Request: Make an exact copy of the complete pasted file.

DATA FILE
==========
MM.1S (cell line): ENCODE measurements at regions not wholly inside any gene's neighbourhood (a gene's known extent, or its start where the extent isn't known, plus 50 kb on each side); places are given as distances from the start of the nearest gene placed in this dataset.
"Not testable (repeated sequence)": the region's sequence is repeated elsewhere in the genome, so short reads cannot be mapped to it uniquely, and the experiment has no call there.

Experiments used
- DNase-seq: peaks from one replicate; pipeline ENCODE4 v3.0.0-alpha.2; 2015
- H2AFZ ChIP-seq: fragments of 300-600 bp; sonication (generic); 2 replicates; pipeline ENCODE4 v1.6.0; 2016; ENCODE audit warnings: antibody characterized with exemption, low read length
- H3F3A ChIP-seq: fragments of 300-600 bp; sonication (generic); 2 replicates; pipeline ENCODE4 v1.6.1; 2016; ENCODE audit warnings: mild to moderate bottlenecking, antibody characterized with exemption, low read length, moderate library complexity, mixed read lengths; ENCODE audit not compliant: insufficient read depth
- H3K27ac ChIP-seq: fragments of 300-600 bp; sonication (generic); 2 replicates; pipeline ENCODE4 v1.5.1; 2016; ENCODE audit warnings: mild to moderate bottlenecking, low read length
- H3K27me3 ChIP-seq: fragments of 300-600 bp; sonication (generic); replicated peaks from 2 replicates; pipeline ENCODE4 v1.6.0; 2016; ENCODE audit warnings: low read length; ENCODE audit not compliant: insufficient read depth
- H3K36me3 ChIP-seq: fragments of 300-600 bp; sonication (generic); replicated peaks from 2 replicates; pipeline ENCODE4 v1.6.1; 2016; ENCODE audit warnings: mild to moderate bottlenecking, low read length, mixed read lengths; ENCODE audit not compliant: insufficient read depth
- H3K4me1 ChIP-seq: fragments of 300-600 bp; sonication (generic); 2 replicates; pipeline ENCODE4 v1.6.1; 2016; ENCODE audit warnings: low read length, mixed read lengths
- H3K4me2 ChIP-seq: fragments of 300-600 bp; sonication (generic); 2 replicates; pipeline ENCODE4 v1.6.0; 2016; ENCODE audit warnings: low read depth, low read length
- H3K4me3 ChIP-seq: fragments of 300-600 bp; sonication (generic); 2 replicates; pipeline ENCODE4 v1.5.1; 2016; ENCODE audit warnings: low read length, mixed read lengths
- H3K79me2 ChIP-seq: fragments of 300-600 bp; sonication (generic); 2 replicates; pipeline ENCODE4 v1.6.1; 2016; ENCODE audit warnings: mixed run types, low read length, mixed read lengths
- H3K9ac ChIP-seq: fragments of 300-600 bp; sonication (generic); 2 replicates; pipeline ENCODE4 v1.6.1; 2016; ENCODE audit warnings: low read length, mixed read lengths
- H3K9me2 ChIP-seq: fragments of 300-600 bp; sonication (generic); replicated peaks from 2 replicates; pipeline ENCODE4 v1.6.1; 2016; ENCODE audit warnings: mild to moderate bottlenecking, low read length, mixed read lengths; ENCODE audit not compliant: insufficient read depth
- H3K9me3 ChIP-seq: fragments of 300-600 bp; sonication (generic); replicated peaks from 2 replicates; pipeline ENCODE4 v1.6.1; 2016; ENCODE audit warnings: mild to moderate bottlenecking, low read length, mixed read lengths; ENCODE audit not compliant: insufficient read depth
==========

MM.1S (cell line): ENCODE measurements at regions not wholly inside any gene's neighbourhood (a gene's known extent, or its start where the extent isn't known, plus 50 kb on each side); places are given as distances from the start of the nearest gene placed in this dataset.
"Not testable (repeated sequence)": the region's sequence is repeated elsewhere in the genome, so short reads cannot be mapped to it uniquely, and the experiment has no call there.

Experiments used
- DNase-seq: peaks from one replicate; pipeline ENCODE4 v3.0.0-alpha.2; 2015
- H2AFZ ChIP-seq: fragments of 300-600 bp; sonication (generic); 2 replicates; pipeline ENCODE4 v1.6.0; 2016; ENCODE audit warnings: antibody characterized with exemption, low read length
- H3F3A ChIP-seq: fragments of 300-600 bp; sonication (generic); 2 replicates; pipeline ENCODE4 v1.6.1; 2016; ENCODE audit warnings: mild to moderate bottlenecking, antibody characterized with exemption, low read length, moderate library complexity, mixed read lengths; ENCODE audit not compliant: insufficient read depth
- H3K27ac ChIP-seq: fragments of 300-600 bp; sonication (generic); 2 replicates; pipeline ENCODE4 v1.5.1; 2016; ENCODE audit warnings: mild to moderate bottlenecking, low read length
- H3K27me3 ChIP-seq: fragments of 300-600 bp; sonication (generic); replicated peaks from 2 replicates; pipeline ENCODE4 v1.6.0; 2016; ENCODE audit warnings: low read length; ENCODE audit not compliant: insufficient read depth
- H3K36me3 ChIP-seq: fragments of 300-600 bp; sonication (generic); replicated peaks from 2 replicates; pipeline ENCODE4 v1.6.1; 2016; ENCODE audit warnings: mild to moderate bottlenecking, low read length, mixed read lengths; ENCODE audit not compliant: insufficient read depth
- H3K4me1 ChIP-seq: fragments of 300-600 bp; sonication (generic); 2 replicates; pipeline ENCODE4 v1.6.1; 2016; ENCODE audit warnings: low read length, mixed read lengths
- H3K4me2 ChIP-seq: fragments of 300-600 bp; sonication (generic); 2 replicates; pipeline ENCODE4 v1.6.0; 2016; ENCODE audit warnings: low read depth, low read length
- H3K4me3 ChIP-seq: fragments of 300-600 bp; sonication (generic); 2 replicates; pipeline ENCODE4 v1.5.1; 2016; ENCODE audit warnings: low read length, mixed read lengths
- H3K79me2 ChIP-seq: fragments of 300-600 bp; sonication (generic); 2 replicates; pipeline ENCODE4 v1.6.1; 2016; ENCODE audit warnings: mixed run types, low read length, mixed read lengths
- H3K9ac ChIP-seq: fragments of 300-600 bp; sonication (generic); 2 replicates; pipeline ENCODE4 v1.6.1; 2016; ENCODE audit warnings: low read length, mixed read lengths
- H3K9me2 ChIP-seq: fragments of 300-600 bp; sonication (generic); replicated peaks from 2 replicates; pipeline ENCODE4 v1.6.1; 2016; ENCODE audit warnings: mild to moderate bottlenecking, low read length, mixed read lengths; ENCODE audit not compliant: insufficient read depth
- H3K9me3 ChIP-seq: fragments of 300-600 bp; sonication (generic); replicated peaks from 2 replicates; pipeline ENCODE4 v1.6.1; 2016; ENCODE audit warnings: mild to moderate bottlenecking, low read length, mixed read lengths; ENCODE audit not compliant: insufficient read depth